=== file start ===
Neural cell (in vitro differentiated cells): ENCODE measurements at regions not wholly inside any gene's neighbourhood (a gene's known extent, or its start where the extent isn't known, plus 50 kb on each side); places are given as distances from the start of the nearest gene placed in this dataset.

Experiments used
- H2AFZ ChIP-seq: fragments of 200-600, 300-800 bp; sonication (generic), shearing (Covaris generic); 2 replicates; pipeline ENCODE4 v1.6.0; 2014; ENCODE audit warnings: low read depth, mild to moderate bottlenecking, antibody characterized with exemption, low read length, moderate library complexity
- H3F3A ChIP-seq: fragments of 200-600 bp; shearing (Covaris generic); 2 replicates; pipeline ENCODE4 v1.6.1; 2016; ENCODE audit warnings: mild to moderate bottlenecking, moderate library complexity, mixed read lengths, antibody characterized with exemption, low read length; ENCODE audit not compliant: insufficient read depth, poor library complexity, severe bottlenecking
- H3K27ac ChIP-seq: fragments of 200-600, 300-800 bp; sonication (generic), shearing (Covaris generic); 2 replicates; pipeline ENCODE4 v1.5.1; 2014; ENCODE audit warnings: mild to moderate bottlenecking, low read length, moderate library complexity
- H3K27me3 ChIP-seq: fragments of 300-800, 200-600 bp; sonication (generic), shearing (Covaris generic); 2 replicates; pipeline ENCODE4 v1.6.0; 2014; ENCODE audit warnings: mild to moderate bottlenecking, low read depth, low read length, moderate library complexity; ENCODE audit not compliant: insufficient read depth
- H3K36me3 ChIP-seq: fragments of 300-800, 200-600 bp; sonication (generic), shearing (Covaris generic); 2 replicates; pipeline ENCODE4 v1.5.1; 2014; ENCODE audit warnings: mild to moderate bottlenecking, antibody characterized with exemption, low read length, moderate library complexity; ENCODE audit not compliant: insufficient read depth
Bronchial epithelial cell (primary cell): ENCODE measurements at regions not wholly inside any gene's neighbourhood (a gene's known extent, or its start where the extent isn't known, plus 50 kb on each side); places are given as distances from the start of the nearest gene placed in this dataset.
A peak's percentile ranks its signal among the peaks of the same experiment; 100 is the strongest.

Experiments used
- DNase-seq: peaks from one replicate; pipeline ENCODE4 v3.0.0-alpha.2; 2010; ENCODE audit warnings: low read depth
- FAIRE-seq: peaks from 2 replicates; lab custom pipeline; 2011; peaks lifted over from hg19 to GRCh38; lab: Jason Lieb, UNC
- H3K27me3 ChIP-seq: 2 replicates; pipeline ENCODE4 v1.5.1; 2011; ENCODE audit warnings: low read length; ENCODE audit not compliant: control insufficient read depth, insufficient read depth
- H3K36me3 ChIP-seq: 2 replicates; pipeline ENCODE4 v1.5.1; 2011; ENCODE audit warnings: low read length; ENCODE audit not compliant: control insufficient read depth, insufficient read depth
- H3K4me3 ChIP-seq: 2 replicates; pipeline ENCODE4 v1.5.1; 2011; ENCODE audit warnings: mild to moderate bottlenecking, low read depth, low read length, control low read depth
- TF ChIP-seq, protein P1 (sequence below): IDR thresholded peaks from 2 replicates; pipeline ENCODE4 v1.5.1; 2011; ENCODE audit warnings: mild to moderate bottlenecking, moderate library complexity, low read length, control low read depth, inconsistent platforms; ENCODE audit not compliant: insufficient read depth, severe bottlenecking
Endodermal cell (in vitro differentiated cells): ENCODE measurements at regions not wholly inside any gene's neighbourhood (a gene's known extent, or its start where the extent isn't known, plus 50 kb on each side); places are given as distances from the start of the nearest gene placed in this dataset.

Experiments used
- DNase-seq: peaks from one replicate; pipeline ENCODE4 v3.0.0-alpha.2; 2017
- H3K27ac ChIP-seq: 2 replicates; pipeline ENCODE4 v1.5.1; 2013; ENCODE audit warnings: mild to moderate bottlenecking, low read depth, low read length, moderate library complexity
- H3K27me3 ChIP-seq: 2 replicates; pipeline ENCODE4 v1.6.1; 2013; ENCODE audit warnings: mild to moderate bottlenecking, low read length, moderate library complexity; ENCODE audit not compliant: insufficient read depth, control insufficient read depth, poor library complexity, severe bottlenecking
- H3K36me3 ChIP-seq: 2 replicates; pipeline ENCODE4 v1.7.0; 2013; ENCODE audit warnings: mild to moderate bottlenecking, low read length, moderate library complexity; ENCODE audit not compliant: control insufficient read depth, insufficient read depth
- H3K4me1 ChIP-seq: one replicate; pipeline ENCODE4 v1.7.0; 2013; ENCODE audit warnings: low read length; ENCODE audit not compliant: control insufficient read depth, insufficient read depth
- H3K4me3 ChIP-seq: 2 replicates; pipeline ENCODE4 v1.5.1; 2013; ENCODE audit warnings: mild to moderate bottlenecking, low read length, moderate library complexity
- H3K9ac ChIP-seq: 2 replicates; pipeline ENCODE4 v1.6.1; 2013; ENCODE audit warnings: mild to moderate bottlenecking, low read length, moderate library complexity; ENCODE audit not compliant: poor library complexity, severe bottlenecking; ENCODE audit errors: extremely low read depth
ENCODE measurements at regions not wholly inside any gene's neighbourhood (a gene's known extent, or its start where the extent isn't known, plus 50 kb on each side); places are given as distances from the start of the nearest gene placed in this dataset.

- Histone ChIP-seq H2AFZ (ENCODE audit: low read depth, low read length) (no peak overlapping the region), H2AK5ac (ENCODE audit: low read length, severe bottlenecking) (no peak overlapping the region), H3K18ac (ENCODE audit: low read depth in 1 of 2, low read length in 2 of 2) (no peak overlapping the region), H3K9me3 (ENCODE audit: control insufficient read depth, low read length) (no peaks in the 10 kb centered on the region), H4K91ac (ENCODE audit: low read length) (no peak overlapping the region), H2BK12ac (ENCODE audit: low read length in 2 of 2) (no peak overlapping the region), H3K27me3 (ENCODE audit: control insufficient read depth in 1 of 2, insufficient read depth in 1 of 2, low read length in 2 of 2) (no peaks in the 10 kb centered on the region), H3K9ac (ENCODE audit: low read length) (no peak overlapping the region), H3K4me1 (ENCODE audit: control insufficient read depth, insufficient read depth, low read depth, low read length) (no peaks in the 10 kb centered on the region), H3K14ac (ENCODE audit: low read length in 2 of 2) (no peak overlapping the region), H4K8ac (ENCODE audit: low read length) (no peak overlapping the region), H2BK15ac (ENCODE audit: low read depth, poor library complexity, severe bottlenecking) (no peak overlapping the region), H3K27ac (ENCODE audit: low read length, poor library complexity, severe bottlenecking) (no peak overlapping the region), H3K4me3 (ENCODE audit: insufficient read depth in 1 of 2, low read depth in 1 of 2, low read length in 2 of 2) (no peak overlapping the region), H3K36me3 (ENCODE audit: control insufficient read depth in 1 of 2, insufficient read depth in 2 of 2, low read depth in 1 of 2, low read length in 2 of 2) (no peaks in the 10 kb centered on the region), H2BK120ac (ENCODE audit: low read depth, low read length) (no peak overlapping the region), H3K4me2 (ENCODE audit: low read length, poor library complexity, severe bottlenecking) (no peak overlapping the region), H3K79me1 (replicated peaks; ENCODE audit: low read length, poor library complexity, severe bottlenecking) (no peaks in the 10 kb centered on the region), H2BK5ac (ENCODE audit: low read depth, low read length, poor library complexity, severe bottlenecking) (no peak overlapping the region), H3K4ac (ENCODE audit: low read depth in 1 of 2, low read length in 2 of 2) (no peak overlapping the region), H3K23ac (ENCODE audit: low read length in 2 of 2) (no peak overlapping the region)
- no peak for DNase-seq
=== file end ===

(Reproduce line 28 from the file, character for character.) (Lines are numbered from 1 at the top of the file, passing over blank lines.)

- no peak for DNase-seq